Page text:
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Source: The post is based on the article “Spend it, hide it and forget about it” published in The Times of India on 22nd August 2022.
Syllabus: GS 3 – The Union Budgeting
News: Recently, the debate has risen on freebies, from the highest political levels to RBI to the Supreme Court.
Importance of welfare measures (or freebies)
(1) Freebies (or Welfare) have helped to ensure most citizens had access to clean, smoke-free cooking gas through public sector energy companies
(2) Mid-Day Meal in a school is universally acknowledged to be the key driver for dramatically improving school enrollment ratios.
(3) Welfare measures provided piped water to all households; a service so basic that most of the world got it nearly a century back.
Issues in the freebies
(1) As per the RBI’s report on state government finances, states have stressed overall deficits and debt. The debt sustainability of Bihar, Kerala, Punjab, Rajasthan, and West Bengal could be an issue.
(2) Pension is a big liability on state government budgets. Some states like Rajasthan and Chhattisgarh have moved back from NPS to the old pension scheme /defined benefit plan, having the potential to increase liabilities.
(3) In the power sector, the state government-owned power discoms are facing high debt levels. As per RBI estimates, aggregate DISCOM debt is nearly Rs 4. 5 lakh Crore. If a bailout is provided to all discoms, then it would cost a sum of Rs 4. 3 lakh Crore, or 2. 3% of GDP to the exchequer.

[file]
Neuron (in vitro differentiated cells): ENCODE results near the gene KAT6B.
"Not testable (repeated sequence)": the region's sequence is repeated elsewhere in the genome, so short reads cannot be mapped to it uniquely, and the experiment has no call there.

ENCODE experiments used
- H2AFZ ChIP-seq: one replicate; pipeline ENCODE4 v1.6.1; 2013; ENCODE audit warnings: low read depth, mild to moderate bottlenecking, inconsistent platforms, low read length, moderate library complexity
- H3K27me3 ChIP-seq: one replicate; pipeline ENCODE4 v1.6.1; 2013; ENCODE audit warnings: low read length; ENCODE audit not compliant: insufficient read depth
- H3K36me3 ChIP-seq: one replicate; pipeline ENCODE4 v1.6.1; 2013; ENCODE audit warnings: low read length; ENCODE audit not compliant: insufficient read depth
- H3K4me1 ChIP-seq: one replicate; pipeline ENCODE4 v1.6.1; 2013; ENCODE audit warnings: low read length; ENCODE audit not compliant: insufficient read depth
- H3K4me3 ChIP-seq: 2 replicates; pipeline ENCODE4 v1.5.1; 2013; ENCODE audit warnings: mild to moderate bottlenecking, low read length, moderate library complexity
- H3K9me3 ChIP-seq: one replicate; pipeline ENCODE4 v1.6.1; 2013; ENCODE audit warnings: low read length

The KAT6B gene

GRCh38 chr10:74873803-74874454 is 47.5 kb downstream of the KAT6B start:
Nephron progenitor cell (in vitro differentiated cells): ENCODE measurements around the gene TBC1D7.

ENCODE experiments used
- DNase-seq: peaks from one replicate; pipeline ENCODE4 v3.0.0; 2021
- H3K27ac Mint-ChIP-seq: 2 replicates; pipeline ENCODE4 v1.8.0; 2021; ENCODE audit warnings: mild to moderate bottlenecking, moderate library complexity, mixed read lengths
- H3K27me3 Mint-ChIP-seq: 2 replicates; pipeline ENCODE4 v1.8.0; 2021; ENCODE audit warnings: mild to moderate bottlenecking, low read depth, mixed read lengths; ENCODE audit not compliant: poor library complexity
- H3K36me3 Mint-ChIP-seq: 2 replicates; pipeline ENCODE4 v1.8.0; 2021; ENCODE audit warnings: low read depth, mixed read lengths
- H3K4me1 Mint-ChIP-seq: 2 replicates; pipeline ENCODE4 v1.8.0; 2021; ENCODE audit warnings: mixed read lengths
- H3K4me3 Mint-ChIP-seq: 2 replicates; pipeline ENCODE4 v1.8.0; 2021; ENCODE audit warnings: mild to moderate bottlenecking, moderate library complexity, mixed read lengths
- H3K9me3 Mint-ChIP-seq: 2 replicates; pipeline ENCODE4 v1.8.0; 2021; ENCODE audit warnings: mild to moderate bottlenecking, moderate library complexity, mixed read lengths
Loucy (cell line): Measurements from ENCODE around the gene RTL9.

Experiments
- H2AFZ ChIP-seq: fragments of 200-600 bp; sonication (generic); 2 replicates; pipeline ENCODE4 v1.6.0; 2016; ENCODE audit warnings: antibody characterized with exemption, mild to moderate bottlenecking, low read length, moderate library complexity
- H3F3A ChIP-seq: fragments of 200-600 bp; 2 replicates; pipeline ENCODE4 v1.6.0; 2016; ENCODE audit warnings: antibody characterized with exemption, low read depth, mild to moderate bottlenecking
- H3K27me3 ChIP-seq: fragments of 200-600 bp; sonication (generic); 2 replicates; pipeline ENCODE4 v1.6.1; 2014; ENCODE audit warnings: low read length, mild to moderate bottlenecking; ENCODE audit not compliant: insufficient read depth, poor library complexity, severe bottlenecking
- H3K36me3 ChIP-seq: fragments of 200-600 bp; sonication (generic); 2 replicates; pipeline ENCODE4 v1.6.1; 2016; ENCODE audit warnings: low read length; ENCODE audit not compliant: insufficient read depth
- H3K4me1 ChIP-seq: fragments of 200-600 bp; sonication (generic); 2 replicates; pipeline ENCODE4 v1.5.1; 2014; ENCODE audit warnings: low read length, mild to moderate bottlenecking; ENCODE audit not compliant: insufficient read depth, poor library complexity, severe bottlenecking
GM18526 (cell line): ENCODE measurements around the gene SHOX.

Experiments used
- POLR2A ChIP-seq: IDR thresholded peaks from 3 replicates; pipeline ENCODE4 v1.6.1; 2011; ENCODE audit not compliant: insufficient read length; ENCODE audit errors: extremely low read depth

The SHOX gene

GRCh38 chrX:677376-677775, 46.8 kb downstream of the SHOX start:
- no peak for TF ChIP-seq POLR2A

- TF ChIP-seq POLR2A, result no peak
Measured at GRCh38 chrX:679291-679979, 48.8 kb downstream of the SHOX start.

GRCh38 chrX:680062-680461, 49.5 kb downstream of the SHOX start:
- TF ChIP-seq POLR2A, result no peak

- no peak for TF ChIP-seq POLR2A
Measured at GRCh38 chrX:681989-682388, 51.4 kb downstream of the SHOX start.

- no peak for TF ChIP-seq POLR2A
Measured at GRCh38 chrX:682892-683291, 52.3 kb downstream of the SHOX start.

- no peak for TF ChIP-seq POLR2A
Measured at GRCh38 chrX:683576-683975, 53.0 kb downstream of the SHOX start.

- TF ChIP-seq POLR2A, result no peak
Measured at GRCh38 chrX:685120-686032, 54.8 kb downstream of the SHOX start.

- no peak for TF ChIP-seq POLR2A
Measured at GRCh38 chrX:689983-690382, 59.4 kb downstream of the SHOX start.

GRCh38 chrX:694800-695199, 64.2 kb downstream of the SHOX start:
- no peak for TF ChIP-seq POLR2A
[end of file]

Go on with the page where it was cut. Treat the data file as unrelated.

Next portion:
(4) Today, the true state of state government finances is hidden in myriad layers. Some debt is reflected in the budget, some in power companies, some in other state government-owned PSUs, etc. For example, to finance discoms, “off balance sheet” borrowings are resorted due to restrictions imposed on the total debt that can be raised by a state government via the FRBM Act.
(5) Freebies are intensely political in nature in India. It is a part of the grand bargain between the voter and the politician/policymaker.
What should be the course of action?
There should be transparency in the state government balance sheet. All state government borrowings and debt should be aggregated in the state budget and reported. For example, The Centre brought FCI’s outlay, a large chunk of GoI’s subsidy bill, above the line in the budget.
The FRBM caps should be revised upwards to reflect the new accounting reality. The new FRBM caps should apply to aggregate state debt. This will force the finance ministers to optimize between several competing demands and show bond markets the true color of the government’s fiscal situation.